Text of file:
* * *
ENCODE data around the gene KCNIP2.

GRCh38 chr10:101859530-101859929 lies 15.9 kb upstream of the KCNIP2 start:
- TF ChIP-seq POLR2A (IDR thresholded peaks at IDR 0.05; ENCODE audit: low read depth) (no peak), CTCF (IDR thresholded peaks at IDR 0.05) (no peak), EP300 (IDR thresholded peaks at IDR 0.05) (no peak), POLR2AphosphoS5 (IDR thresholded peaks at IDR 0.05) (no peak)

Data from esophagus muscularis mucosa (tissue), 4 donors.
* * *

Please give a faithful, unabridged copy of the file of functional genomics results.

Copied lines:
ENCODE data around the gene KCNIP2.

GRCh38 chr10:101859530-101859929 lies 15.9 kb upstream of the KCNIP2 start:
- TF ChIP-seq POLR2A (IDR thresholded peaks at IDR 0.05; ENCODE audit: low read depth) (no peak), CTCF (IDR thresholded peaks at IDR 0.05) (no peak), EP300 (IDR thresholded peaks at IDR 0.05) (no peak), POLR2AphosphoS5 (IDR thresholded peaks at IDR 0.05) (no peak)

Data from esophagus muscularis mucosa (tissue), 4 donors.